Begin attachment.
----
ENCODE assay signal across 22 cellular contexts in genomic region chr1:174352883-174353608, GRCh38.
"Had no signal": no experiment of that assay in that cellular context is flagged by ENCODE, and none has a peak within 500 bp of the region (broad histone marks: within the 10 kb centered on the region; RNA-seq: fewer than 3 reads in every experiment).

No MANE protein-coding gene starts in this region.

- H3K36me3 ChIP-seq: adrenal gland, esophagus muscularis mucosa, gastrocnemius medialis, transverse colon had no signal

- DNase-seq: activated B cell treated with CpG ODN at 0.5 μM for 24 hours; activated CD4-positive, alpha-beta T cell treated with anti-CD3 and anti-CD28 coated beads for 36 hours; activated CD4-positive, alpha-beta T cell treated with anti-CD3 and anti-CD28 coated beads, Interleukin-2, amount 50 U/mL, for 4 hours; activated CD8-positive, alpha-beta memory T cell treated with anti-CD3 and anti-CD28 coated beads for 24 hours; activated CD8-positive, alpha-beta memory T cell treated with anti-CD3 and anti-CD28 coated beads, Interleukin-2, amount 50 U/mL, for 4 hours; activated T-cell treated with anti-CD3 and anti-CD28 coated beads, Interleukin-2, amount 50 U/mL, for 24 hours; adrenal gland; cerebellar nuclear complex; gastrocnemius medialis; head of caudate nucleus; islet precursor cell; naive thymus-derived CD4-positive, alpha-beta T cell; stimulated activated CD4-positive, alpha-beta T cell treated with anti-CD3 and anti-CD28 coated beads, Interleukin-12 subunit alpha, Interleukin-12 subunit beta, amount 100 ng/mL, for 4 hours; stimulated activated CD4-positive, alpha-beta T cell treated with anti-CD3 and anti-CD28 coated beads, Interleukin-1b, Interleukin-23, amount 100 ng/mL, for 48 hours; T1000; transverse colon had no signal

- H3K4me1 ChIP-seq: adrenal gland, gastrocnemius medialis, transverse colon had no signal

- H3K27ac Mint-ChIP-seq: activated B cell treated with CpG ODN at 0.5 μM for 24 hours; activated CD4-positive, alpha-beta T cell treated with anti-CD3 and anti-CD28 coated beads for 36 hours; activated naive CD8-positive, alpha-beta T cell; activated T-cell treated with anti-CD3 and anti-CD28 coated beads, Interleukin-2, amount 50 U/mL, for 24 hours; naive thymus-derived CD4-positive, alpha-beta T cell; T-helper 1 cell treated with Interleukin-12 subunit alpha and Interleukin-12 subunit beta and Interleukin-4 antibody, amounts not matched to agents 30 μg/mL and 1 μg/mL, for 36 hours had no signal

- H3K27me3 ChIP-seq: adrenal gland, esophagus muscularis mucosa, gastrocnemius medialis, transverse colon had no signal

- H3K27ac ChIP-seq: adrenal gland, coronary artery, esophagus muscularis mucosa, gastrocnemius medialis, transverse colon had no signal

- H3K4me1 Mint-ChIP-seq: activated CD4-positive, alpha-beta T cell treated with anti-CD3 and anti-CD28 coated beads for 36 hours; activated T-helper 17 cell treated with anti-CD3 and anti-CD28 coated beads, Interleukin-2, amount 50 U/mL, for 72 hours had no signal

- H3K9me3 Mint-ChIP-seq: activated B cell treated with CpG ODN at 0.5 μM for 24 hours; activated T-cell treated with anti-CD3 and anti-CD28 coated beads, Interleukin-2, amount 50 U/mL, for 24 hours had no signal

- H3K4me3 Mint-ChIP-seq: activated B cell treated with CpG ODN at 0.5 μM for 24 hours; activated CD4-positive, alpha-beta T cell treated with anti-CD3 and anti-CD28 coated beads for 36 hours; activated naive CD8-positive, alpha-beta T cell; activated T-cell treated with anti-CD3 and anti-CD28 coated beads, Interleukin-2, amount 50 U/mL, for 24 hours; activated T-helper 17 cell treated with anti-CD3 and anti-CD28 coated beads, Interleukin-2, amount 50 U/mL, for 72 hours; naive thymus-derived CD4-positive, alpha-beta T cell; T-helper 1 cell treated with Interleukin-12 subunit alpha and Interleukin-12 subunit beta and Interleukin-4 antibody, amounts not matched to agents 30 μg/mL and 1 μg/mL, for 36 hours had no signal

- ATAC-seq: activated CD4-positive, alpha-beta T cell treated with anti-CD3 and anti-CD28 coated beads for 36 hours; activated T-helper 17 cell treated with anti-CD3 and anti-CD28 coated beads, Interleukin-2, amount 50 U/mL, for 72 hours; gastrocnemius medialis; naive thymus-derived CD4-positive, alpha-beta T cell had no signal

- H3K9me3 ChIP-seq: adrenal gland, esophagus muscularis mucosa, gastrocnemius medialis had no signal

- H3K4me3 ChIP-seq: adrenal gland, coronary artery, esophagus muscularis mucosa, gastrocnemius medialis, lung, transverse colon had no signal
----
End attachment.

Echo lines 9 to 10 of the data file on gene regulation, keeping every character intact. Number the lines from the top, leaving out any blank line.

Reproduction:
- H3K27ac ChIP-seq: adrenal gland, coronary artery, esophagus muscularis mucosa, gastrocnemius medialis, transverse colon had no signal

- H3K4me1 Mint-ChIP-seq: activated CD4-positive, alpha-beta T cell treated with anti-CD3 and anti-CD28 coated beads for 36 hours; activated T-helper 17 cell treated with anti-CD3 and anti-CD28 coated beads, Interleukin-2, amount 50 U/mL, for 72 hours had no signal